Paper review: Syria involvement warning
Both the Daily Mail and the Independent warn of the risks of Western military involvement in Syria.
The Mail says in an editorial that the threat of a strike against President Bashar al-Assad's regime in Damascus evokes a "dreadful sense of deja vu".
The paper suggests it could become "another Iraq" and argues that the military intervention in Libya only led to "continuing chaos".
The Independent agrees, arguing that, if the plight of ordinary Syrians is worsened as a result of Western involvement, David Cameron will have to accept his share of the blame.
Writing in the Guardian, John Kampfner says that military action in Syria "might be an understandable moral reflex but it does not make for long-term policy".
He says that, "after a brief flirtation, the world is turning away from a rights-based approach" and that Mr Assad will be smiling knowing that - even if he is hit with "a token gesture" - he could be around for quite some time yet.
The Times says Communities Secretary Eric Pickles is urging councils to build a new generation of bungalows for the growing number of people aged 65 and over.
It says he is to publish plans to make town planners match development to the type of building needed for an ageing population.
The Campaign to Protect Rural England tells the paper the plans raise serious concerns about the government's pledge to restrict green-belt building to "exceptional circumstances".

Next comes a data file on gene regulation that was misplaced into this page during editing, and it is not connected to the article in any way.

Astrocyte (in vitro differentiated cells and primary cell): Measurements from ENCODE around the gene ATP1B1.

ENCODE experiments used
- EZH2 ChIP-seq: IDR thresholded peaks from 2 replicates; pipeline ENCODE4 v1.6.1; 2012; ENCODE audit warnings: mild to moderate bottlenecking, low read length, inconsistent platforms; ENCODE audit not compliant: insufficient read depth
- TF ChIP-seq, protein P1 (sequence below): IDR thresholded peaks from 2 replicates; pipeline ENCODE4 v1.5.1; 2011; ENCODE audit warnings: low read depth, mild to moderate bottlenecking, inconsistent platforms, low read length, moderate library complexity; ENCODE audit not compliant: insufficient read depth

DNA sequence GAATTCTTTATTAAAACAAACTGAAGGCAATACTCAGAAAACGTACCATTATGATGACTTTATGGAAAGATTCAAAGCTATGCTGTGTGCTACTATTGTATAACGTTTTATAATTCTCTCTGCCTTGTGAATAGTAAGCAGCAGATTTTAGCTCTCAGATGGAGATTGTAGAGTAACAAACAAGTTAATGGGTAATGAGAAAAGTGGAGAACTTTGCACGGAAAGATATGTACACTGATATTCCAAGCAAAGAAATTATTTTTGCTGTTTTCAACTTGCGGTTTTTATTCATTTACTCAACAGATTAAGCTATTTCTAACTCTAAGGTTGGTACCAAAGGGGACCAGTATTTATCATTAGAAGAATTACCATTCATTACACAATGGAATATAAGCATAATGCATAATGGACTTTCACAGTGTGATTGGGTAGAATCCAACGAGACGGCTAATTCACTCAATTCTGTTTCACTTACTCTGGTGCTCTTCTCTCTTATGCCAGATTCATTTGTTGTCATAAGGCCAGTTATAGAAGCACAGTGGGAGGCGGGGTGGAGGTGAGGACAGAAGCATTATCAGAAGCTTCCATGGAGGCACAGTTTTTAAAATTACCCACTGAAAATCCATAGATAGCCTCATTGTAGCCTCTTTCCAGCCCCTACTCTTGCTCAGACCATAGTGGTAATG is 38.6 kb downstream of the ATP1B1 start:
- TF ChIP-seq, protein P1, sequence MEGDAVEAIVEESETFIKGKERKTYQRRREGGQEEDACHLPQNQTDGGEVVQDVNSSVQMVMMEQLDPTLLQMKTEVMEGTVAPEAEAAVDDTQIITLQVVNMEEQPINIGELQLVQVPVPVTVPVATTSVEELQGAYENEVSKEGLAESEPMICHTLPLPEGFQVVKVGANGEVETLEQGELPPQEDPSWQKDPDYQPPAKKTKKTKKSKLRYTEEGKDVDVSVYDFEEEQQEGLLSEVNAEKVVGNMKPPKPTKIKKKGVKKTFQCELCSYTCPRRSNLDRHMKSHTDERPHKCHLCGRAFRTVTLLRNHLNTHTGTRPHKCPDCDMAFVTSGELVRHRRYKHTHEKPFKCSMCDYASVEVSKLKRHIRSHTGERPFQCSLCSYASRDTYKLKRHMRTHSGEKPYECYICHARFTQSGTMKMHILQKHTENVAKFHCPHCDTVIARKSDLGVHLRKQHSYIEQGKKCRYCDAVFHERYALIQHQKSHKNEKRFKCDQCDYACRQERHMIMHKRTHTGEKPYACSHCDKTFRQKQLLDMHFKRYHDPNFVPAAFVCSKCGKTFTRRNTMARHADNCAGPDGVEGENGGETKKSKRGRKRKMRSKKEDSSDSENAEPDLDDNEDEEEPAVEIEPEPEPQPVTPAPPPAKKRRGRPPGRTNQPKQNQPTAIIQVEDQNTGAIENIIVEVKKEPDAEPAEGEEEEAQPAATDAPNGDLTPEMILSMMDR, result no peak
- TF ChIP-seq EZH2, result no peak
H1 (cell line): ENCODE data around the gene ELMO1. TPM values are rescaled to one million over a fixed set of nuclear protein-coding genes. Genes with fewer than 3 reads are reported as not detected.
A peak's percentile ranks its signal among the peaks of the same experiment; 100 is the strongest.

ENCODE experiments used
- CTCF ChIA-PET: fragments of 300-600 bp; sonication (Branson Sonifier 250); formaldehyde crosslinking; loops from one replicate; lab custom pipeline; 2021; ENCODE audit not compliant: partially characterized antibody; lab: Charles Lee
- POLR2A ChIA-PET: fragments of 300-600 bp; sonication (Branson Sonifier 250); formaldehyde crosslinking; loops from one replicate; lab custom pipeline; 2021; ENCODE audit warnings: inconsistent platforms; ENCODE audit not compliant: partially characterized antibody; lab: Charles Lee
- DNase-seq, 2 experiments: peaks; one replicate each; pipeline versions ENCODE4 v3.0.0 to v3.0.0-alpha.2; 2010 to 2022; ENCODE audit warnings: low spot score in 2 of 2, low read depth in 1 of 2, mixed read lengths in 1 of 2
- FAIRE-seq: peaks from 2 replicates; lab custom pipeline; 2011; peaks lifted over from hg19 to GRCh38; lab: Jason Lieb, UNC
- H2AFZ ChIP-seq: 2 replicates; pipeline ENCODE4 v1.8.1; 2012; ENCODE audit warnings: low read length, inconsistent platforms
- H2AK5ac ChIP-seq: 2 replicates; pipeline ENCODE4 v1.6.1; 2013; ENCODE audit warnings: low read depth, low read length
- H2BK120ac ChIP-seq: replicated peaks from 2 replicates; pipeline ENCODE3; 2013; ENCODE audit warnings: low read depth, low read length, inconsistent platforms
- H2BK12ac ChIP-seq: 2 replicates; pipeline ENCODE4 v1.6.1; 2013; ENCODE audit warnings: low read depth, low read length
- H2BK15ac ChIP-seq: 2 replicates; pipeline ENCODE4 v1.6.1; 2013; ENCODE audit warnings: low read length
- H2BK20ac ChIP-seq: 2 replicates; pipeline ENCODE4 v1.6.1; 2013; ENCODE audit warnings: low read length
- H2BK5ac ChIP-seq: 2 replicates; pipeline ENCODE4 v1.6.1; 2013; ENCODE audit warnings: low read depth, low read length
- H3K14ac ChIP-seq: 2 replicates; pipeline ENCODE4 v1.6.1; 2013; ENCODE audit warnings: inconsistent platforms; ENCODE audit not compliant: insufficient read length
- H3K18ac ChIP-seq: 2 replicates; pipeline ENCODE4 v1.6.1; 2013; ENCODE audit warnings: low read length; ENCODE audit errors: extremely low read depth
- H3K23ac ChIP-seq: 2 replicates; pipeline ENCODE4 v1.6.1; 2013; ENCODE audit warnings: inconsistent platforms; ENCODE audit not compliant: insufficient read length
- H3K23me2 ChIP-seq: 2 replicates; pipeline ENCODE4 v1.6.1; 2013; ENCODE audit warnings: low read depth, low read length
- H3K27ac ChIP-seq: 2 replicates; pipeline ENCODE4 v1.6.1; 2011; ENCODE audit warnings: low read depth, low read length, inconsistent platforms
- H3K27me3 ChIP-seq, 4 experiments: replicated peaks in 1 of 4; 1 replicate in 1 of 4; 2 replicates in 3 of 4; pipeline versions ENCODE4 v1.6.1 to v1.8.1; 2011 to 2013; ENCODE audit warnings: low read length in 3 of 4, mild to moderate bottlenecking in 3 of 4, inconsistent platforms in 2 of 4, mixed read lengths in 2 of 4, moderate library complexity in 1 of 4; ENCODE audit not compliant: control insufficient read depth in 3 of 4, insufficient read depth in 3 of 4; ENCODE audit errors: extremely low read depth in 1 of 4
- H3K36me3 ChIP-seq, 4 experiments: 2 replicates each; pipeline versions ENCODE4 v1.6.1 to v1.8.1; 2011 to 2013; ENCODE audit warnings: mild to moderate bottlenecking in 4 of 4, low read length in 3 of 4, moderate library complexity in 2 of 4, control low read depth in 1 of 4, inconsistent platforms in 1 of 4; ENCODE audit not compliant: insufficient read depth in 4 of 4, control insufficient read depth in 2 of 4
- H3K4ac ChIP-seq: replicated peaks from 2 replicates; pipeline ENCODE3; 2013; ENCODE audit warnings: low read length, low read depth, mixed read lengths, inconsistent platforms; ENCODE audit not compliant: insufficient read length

London Mayor Boris Johnson tells the Daily Telegraph Britain should open its doors to an unlimited amount of Australian immigrants and tell the EU law-makers to "stuff" their rules.
Writing in the paper, Mr Johnson, who has been visiting Australia, argues the UK should "raise our eyes above Europe" and not think of ourselves as "little Europeans run by Brussels".
He calls for Britain to rekindle its relationship with the Commonwealth countries it "betrayed" in favour of the EU.
The Mail reports on "a storm in a tea shop" after 50 cockroaches were posted through the front door of a tea shop in the village of Cookham in Berkshire.
The paper says the infestation of the Madagascar hissing cockroaches caused the shop to close while investigations took place.
The Telegraph says police were looking in to whether a rival business could be behind the incident in what the paper says is the second richest village in the country.
The Times tells how the astronaut, Luca Parmitano, thought he was drowning during a space walk from the International Space Station.
The Italian describes how water leaked in to his helmet, covered his visor and obscured his vision, making it difficult for him to breathe and impossible to communicate.
The paper said the 36-year-old got back into the space station before his colleagues pulled off his helmet.
Nasa was investigating the cause of the leak, it added.
Parmitano told a press conference it was best not to forget that astronauts worked in a harsh, inhospitable environment and were "explorers, not colonisers".